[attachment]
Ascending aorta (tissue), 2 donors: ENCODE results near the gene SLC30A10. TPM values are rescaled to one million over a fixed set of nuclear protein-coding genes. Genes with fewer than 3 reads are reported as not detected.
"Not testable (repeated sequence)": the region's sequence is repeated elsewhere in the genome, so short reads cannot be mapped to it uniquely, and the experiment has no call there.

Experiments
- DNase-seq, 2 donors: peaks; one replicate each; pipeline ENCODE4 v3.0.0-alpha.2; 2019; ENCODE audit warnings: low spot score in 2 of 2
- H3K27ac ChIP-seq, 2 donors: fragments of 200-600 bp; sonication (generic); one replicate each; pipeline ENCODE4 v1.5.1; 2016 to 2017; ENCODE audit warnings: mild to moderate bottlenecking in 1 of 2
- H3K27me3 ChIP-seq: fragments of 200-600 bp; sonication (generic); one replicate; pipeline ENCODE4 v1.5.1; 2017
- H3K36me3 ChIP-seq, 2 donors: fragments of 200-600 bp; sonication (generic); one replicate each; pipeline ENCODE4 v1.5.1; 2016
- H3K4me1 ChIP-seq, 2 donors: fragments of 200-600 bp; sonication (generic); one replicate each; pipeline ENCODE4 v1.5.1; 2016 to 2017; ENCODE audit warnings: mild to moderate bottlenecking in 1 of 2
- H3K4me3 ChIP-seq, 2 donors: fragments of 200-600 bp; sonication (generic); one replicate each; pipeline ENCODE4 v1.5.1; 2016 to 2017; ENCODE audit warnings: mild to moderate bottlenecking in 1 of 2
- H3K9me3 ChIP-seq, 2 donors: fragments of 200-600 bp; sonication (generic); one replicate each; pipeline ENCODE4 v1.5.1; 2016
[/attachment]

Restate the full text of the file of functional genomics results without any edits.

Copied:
Ascending aorta (tissue), 2 donors: ENCODE results near the gene SLC30A10. TPM values are rescaled to one million over a fixed set of nuclear protein-coding genes. Genes with fewer than 3 reads are reported as not detected.
"Not testable (repeated sequence)": the region's sequence is repeated elsewhere in the genome, so short reads cannot be mapped to it uniquely, and the experiment has no call there.

Experiments
- DNase-seq, 2 donors: peaks; one replicate each; pipeline ENCODE4 v3.0.0-alpha.2; 2019; ENCODE audit warnings: low spot score in 2 of 2
- H3K27ac ChIP-seq, 2 donors: fragments of 200-600 bp; sonication (generic); one replicate each; pipeline ENCODE4 v1.5.1; 2016 to 2017; ENCODE audit warnings: mild to moderate bottlenecking in 1 of 2
- H3K27me3 ChIP-seq: fragments of 200-600 bp; sonication (generic); one replicate; pipeline ENCODE4 v1.5.1; 2017
- H3K36me3 ChIP-seq, 2 donors: fragments of 200-600 bp; sonication (generic); one replicate each; pipeline ENCODE4 v1.5.1; 2016
- H3K4me1 ChIP-seq, 2 donors: fragments of 200-600 bp; sonication (generic); one replicate each; pipeline ENCODE4 v1.5.1; 2016 to 2017; ENCODE audit warnings: mild to moderate bottlenecking in 1 of 2
- H3K4me3 ChIP-seq, 2 donors: fragments of 200-600 bp; sonication (generic); one replicate each; pipeline ENCODE4 v1.5.1; 2016 to 2017; ENCODE audit warnings: mild to moderate bottlenecking in 1 of 2
- H3K9me3 ChIP-seq, 2 donors: fragments of 200-600 bp; sonication (generic); one replicate each; pipeline ENCODE4 v1.5.1; 2016